Just opening the monster All-in-One collection of Tekkonkinkreet: Black & White brings me back to the halcyon days of PULP magazine, former home to heavy publishing hitters like Alvin Lu and our very own Patrick Macias. PULP represented a really interesting period during which the manga market wasn’t as saturated and, in my opinion at least, contained some of the most wild and interesting serials out there. It granted its loyal readers access to comics they daren’t pick up on their own; Stuff like Banana Fish, Yoshiyuki Okamura and Ryoichi Ikegami’s Strain and, closer to The End, Junji Ito’s haunting classic, Uzumaki.
But one of its true sequential darlings was Taiyo Matsumoto’s Black & White or, as it’s come to be known over here since the release of Michael Arias’s animated adaptation, Tekkonkinkreet. Visually striking from the outset, B&W revolves around two young boys of the same name; orphans that spend their days ruling violently over “their city,” Treasure Town. Things get hairy as yakuza begin rolling in, bold-shouldering their way to a complete takeover that doesn’t sit right with our protagonists.
Outside of their frequent street brawls, the tight relationship between the two is the chief focus of the manga. There’s an impenetrable bond between them that goes beyond brotherhood, with Black acting as protector to the young, somewhat developmentally stunted White. White is endearing, especially with the excellently written translations of his dialogue that make everything he says both cute and kind of heartbreaking.
Black is tough as hell, and supplies most of the action throughout. He virtually flies across the skyline, flaunting his ownership of the city with whatever rusty weapon he can pick up on the run, and never caving or showing fear before the larger-than-life ruffians he goes toe to toe with on a regular basis. Both Black and White have few allies in the city, and those that do appeal to them and feel for them are as cynical as can be about the fate of Treasure Town. It’s dying, and the only people that seem to give a damn or act like they can change the direction it’s going in are two hopeless kids on the path to destruction.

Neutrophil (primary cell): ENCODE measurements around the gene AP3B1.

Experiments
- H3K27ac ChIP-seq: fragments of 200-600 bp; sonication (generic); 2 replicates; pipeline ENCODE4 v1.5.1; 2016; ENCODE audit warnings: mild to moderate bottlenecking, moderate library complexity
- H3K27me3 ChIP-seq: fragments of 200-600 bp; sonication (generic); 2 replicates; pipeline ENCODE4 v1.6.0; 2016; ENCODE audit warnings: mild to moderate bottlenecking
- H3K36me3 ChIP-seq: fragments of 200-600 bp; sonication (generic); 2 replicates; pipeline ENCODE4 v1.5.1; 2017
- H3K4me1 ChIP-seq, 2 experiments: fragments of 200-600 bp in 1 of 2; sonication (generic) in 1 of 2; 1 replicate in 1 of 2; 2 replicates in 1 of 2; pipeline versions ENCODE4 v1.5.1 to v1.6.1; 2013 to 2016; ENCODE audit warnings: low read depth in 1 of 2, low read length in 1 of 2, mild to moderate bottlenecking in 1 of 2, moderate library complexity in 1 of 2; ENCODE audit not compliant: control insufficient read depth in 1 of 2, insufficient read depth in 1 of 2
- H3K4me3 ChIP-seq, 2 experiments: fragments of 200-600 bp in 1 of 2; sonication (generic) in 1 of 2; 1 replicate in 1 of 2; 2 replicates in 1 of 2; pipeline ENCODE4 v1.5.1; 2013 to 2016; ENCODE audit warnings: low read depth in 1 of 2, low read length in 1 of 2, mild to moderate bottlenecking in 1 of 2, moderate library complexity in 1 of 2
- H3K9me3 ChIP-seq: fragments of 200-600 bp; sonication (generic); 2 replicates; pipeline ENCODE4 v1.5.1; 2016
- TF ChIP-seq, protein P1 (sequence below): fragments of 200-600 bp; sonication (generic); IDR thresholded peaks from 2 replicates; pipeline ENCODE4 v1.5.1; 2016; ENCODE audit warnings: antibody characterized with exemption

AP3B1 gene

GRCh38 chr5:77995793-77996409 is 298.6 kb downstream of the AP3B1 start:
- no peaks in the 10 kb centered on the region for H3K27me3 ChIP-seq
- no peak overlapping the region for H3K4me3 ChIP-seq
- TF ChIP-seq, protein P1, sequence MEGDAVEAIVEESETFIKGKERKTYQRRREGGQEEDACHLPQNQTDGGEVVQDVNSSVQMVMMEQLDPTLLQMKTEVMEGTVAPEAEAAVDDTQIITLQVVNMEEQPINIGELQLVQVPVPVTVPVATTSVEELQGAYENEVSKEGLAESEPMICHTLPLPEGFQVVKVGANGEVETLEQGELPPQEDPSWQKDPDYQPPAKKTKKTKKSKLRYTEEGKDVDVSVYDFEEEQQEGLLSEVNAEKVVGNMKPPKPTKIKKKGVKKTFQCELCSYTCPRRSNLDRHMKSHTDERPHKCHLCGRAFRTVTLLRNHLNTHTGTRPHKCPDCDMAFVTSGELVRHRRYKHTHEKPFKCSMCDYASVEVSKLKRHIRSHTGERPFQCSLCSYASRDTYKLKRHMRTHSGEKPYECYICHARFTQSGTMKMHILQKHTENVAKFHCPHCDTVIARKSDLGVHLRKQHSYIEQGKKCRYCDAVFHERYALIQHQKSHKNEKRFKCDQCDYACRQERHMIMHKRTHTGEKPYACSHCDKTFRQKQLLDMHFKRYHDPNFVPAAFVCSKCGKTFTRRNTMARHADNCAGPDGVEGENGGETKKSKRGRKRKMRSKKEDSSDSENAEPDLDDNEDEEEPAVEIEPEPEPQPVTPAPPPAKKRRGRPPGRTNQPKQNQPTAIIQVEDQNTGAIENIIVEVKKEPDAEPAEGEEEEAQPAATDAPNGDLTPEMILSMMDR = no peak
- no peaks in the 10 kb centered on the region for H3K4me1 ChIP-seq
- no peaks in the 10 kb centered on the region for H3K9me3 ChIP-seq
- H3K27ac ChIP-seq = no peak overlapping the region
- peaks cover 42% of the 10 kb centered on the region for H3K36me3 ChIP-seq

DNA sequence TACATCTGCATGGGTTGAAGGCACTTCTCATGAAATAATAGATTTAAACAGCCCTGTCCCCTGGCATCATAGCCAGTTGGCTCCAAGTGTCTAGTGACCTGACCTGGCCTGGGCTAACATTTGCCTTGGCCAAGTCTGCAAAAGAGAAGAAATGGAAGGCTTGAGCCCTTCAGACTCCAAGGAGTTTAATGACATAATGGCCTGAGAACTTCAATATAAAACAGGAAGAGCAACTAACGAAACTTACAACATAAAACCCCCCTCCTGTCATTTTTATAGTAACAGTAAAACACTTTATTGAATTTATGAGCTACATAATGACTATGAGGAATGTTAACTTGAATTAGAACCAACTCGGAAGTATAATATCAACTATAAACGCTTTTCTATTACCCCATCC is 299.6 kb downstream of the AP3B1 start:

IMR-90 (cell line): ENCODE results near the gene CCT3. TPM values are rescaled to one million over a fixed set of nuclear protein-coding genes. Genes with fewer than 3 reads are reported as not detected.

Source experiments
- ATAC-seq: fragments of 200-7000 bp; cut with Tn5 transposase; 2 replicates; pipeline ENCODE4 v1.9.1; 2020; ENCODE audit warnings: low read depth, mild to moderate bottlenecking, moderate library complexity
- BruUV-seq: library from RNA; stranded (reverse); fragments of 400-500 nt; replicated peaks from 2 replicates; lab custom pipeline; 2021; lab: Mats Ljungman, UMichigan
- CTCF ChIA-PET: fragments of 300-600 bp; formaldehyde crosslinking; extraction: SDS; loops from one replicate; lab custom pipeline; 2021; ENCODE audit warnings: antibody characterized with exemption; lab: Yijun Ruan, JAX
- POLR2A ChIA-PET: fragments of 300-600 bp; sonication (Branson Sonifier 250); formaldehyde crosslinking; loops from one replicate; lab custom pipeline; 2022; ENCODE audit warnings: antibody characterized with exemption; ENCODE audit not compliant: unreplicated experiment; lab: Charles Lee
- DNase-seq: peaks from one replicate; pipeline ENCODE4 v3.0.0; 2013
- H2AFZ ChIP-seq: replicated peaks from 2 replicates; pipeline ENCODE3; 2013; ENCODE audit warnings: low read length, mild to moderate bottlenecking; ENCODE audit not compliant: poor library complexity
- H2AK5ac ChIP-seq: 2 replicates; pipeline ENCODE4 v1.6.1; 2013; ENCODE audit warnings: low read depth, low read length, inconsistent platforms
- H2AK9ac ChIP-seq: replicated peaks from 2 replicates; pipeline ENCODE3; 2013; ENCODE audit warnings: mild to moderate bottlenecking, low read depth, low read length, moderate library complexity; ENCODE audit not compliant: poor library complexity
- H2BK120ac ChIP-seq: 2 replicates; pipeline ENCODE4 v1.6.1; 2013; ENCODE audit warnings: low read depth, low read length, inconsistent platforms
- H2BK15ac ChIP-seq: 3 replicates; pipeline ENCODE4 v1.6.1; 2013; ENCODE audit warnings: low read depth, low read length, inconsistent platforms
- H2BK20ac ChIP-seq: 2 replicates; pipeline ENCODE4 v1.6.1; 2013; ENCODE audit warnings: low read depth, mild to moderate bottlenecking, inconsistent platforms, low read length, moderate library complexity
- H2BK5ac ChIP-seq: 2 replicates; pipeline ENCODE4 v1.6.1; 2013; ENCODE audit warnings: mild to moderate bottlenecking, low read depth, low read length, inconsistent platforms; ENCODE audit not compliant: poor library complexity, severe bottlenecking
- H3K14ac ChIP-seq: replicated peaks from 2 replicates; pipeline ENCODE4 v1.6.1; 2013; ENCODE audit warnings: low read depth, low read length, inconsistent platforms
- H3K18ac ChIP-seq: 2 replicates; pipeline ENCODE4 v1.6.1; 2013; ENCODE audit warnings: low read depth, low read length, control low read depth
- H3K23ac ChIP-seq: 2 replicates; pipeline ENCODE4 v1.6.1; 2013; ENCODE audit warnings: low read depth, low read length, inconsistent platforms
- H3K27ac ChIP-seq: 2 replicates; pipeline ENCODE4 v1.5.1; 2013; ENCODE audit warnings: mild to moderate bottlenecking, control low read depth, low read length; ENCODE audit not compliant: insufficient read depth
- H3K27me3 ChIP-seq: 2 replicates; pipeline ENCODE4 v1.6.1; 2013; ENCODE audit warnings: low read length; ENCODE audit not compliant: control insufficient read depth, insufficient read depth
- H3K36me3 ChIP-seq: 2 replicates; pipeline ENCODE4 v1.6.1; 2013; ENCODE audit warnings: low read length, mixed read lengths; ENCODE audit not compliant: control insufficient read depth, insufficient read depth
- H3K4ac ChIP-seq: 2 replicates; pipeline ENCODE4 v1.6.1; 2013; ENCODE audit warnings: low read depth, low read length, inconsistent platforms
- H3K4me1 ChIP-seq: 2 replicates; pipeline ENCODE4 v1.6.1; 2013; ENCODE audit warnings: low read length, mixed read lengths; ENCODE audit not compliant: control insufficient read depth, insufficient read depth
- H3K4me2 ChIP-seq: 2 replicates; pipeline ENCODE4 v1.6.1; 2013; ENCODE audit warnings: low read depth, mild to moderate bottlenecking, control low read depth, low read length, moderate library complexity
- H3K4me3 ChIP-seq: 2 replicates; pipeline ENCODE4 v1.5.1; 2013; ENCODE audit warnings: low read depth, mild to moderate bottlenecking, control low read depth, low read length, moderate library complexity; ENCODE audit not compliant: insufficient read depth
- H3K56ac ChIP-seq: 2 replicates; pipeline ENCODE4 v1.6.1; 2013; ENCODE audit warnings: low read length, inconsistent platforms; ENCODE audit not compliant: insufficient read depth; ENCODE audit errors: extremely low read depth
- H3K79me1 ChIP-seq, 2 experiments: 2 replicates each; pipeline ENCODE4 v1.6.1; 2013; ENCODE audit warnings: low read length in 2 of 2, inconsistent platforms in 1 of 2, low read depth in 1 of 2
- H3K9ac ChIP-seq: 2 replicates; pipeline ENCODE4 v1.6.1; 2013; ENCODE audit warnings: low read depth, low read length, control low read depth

Most striking about Tekkonkinkreet is Taiyo Matsumoto’s artwork. It may be an acquired taste for some, but I also doubt anyone that gets into it will ever want to let it go. Honestly, it’s up there with the most visually stunning comic works I’ve ever taken a gander at; equal parts organized and hectic. Matsumoto’s line work gives off the illusion of an untrained hand, but proof otherwise lies in the little details. The sprawling backgrounds, calculated layouts, and some of the most hard-hitting, blood-drenched manga action you’ll see are just a few of the guts that make up this gem’s body.
The beauty of it all is that you don’t need to collect a bunch of scattered volumes to fully appreciate Black & White now, as Viz has the whole 600+ page monster in their All-in-One collection. This includes the few color pages created during its run, as well as some great artwork both in the back of the book and all over the inner and outer covers. It’s one of the best values available for what boils down to something most anyone will want to keep on their shelves or, ideally, sitting on a table for all visitors to peruse and become instantly smitten with.
It might be seen as more than a little bold to call this one of the best comics, period, but I’m almost prepared to do just that. Taiyo Matsumoto’s work is definitely up there with the greats as far as I’m concerned, and Tekkonkinkreet is a mighty achievement that should be inspirational to artists and just plain absorbing to anyone else. Even if you already have a fat and dusty stack of PULP issues somewhere in your home, this edition is the definitive one.